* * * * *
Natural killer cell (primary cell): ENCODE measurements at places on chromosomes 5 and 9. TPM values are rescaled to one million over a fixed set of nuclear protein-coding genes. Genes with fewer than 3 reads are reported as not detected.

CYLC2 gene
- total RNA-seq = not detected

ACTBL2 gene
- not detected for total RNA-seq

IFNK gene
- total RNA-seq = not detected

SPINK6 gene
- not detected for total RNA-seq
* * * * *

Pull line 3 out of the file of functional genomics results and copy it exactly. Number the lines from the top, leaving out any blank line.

- total RNA-seq = not detected